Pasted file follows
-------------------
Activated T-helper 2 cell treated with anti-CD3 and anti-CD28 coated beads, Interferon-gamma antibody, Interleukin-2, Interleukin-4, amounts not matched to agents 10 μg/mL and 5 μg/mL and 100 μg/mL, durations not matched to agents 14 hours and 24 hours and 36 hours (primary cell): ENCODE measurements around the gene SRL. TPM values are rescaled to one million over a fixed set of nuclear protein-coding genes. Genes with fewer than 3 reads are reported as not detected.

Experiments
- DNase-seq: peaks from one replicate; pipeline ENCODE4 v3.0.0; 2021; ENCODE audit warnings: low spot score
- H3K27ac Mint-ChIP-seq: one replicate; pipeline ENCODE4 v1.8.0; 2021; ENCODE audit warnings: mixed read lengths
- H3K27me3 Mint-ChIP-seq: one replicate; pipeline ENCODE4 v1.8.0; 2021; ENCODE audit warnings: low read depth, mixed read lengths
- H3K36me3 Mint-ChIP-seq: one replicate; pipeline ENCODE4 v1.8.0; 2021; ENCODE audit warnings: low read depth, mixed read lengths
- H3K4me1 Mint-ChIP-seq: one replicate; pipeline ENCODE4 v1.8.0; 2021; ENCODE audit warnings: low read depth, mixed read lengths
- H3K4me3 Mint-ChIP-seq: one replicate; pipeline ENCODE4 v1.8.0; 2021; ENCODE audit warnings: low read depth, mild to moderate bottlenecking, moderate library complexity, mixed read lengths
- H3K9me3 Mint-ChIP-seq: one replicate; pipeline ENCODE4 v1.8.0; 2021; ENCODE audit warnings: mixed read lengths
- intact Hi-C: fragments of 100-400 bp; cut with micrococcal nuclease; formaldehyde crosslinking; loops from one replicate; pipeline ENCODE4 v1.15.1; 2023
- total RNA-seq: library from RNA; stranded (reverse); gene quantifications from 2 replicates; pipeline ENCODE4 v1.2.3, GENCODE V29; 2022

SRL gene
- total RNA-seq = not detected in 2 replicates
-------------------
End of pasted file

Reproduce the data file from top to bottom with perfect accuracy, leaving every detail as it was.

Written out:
Activated T-helper 2 cell treated with anti-CD3 and anti-CD28 coated beads, Interferon-gamma antibody, Interleukin-2, Interleukin-4, amounts not matched to agents 10 μg/mL and 5 μg/mL and 100 μg/mL, durations not matched to agents 14 hours and 24 hours and 36 hours (primary cell): ENCODE measurements around the gene SRL. TPM values are rescaled to one million over a fixed set of nuclear protein-coding genes. Genes with fewer than 3 reads are reported as not detected.

Experiments
- DNase-seq: peaks from one replicate; pipeline ENCODE4 v3.0.0; 2021; ENCODE audit warnings: low spot score
- H3K27ac Mint-ChIP-seq: one replicate; pipeline ENCODE4 v1.8.0; 2021; ENCODE audit warnings: mixed read lengths
- H3K27me3 Mint-ChIP-seq: one replicate; pipeline ENCODE4 v1.8.0; 2021; ENCODE audit warnings: low read depth, mixed read lengths
- H3K36me3 Mint-ChIP-seq: one replicate; pipeline ENCODE4 v1.8.0; 2021; ENCODE audit warnings: low read depth, mixed read lengths
- H3K4me1 Mint-ChIP-seq: one replicate; pipeline ENCODE4 v1.8.0; 2021; ENCODE audit warnings: low read depth, mixed read lengths
- H3K4me3 Mint-ChIP-seq: one replicate; pipeline ENCODE4 v1.8.0; 2021; ENCODE audit warnings: low read depth, mild to moderate bottlenecking, moderate library complexity, mixed read lengths
- H3K9me3 Mint-ChIP-seq: one replicate; pipeline ENCODE4 v1.8.0; 2021; ENCODE audit warnings: mixed read lengths
- intact Hi-C: fragments of 100-400 bp; cut with micrococcal nuclease; formaldehyde crosslinking; loops from one replicate; pipeline ENCODE4 v1.15.1; 2023
- total RNA-seq: library from RNA; stranded (reverse); gene quantifications from 2 replicates; pipeline ENCODE4 v1.2.3, GENCODE V29; 2022

SRL gene
- total RNA-seq = not detected in 2 replicates